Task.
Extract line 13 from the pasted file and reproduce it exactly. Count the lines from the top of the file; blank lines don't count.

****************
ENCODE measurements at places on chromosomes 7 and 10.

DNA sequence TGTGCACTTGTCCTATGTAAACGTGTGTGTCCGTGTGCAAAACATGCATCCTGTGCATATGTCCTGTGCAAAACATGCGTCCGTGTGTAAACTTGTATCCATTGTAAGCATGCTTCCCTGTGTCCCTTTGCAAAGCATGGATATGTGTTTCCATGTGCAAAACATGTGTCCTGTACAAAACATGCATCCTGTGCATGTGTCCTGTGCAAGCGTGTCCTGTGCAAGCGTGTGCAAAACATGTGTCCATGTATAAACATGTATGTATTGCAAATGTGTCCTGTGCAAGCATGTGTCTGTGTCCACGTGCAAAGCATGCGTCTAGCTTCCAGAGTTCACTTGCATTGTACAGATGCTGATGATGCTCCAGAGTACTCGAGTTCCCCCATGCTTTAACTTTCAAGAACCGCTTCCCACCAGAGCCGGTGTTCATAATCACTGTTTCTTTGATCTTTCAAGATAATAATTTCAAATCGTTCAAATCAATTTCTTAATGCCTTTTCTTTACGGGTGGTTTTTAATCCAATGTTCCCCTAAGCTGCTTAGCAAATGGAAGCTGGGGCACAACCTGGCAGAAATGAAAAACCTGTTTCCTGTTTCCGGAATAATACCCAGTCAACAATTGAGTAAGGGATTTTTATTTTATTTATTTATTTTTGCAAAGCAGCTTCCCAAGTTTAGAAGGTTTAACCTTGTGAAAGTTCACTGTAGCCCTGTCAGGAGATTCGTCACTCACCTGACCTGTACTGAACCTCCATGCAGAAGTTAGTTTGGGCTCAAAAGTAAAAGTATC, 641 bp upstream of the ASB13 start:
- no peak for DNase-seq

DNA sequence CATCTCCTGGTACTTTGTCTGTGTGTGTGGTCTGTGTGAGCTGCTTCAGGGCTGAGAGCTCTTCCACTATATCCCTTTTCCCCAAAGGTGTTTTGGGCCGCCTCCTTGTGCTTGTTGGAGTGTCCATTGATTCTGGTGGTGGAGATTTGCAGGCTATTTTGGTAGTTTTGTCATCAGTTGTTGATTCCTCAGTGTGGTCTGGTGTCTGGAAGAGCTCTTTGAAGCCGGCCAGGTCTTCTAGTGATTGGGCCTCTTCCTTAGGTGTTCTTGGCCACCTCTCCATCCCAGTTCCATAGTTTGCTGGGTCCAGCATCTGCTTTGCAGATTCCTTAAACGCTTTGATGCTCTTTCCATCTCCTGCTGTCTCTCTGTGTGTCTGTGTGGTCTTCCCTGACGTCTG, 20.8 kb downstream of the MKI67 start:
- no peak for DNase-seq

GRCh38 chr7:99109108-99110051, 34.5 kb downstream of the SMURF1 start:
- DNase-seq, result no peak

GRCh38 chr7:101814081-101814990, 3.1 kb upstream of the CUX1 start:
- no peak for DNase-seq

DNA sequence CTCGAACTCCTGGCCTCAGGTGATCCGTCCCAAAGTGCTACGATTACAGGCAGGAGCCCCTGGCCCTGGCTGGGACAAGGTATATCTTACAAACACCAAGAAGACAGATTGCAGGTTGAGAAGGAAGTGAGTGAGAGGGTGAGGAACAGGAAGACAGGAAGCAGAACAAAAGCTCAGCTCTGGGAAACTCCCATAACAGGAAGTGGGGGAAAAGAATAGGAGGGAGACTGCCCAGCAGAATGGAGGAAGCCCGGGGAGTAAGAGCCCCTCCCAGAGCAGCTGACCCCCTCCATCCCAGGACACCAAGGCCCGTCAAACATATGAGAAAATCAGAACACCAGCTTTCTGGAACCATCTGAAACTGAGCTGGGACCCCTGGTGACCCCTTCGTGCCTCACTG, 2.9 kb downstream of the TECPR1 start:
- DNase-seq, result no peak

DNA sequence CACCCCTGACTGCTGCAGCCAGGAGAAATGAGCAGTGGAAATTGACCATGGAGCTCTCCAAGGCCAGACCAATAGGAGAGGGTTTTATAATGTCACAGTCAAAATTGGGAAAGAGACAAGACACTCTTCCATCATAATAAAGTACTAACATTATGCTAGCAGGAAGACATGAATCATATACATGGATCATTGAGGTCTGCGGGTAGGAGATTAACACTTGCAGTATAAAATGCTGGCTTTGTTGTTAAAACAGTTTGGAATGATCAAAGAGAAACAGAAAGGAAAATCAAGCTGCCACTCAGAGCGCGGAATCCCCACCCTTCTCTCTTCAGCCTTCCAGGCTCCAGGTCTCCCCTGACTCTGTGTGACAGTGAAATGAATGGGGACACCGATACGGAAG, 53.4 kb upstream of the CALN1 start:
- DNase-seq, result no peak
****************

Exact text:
- DNase-seq, result no peak